As he turned, he saw it. A small slip of paper was inside the lid. He bent down and peeled off the tape that held it in place.

The Four-Oh is permanently canceled. Get out of town. Don’t come back or you’ll be next.

Below, there was a list. A column of five numbered lines. Each number had one initial beside it.

1. C

2. G

3. J

4. T

5. J?

This time, he dropped the can and ran.

He wasn’t taking any chances; he left town that afternoon.

Two Days Earlier

“So, like I was sayin’ we jest keep on with the Four-Oh run. Jay’s cool with it.” Judd grinned. He glanced at the counter and the grin faded. “Place half-empty and there’s no time to make a fresh pot? Geez.”

“Need a coffee, Judd?”

Judd looked up. “Oh, hey Colin. Yeah, a round. Didn’t see you there.”

Colin watched Judd saunter back to his booth, where he’d been talking loudly to his friends.

Loud enough that Colin could hear. Wasn’t hard, though. Stuck in a small town, still invisible. He was surprised Judd even knew his name.

Colin slid off the bar stool where he’d been sitting, a few feet from Judd’s table, and walked down to the cash register.

“Hi, Eileen,” he said.

The petite blonde turned and offered him a smile as she grabbed donuts and stacked them inside a box.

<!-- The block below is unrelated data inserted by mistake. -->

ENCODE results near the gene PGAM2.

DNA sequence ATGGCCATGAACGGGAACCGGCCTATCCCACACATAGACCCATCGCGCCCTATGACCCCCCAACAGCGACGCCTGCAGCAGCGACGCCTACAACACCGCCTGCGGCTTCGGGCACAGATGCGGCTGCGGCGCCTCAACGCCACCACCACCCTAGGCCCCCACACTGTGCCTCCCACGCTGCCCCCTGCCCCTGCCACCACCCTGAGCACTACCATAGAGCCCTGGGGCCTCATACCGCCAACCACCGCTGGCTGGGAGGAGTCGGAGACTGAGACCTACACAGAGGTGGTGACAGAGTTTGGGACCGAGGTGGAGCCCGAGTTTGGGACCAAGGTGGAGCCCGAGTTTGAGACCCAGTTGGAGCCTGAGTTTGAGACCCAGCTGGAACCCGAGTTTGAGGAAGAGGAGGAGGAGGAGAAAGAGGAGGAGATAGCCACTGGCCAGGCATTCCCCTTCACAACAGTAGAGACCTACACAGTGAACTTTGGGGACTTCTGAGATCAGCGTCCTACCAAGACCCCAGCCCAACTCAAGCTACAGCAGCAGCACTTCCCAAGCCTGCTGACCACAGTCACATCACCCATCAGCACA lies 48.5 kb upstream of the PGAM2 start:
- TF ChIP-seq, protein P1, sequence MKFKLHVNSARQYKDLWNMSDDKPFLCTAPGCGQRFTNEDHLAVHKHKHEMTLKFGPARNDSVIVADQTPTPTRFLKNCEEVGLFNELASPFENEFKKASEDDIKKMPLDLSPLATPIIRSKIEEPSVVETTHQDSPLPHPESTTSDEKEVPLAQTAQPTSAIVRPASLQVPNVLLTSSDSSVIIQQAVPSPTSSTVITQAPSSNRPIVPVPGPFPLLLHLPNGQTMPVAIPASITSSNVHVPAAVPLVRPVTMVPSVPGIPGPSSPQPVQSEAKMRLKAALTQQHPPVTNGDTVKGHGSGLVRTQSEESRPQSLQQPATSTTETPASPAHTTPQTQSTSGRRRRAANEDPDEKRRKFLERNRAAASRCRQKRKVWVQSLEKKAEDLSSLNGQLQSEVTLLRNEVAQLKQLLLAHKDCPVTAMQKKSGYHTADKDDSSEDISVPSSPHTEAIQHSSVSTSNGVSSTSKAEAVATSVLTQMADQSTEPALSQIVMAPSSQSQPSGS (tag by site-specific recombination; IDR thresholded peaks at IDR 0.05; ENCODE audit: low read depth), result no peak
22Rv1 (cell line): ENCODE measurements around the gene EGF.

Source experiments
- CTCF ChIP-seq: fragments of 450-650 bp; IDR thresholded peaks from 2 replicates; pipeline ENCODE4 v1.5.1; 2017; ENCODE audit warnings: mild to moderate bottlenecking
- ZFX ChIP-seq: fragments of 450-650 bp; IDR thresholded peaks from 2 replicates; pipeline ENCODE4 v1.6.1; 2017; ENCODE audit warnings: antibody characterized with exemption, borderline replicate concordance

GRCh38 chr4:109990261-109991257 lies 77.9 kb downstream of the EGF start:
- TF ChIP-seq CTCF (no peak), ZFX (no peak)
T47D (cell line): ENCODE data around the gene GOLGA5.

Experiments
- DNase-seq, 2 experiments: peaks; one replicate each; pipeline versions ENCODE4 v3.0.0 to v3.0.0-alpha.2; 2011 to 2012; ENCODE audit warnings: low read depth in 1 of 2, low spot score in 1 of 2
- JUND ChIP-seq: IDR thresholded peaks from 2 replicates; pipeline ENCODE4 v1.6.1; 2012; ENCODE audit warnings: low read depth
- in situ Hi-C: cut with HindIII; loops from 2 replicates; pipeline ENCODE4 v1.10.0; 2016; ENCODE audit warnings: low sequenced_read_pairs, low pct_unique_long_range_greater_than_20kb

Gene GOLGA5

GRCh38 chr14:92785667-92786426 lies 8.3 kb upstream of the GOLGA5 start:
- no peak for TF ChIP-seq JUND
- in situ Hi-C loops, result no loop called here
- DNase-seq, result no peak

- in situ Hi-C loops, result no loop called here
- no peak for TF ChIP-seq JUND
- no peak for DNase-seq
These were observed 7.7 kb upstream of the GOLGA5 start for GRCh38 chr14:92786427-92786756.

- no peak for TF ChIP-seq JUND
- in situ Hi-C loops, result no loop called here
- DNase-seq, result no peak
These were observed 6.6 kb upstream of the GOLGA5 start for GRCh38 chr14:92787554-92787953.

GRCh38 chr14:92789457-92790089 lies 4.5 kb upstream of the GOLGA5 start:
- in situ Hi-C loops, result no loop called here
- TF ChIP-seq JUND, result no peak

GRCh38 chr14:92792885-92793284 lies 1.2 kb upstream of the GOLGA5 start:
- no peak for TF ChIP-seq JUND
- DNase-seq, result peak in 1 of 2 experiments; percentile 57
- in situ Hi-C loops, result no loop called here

“Can I get four coffees?” He glanced back at Judd’s table as he tucked his newspaper under his arm. “Uh, fresh?”

“Sure thing.”

Her voice sounded like honey to him. Not that he knew what honey sounded like, but it was how he imagined it would. Her eyes seemed to shine with hope, like she hadn’t given in to the disillusionment of being a high-school dropout, working as a waitress in a small-time coffee shop, making pots of coffee and boxing donuts all day long.

Eileen passed the coffees over to him and gave him another smile. “Thanks for hooking me up with your brother. He’s nice.”

Colin forced himself to smile back, although he didn’t have to push himself too hard. He’d known about her reputation. They lived in a small town, after all. He would’ve overlooked that for himself.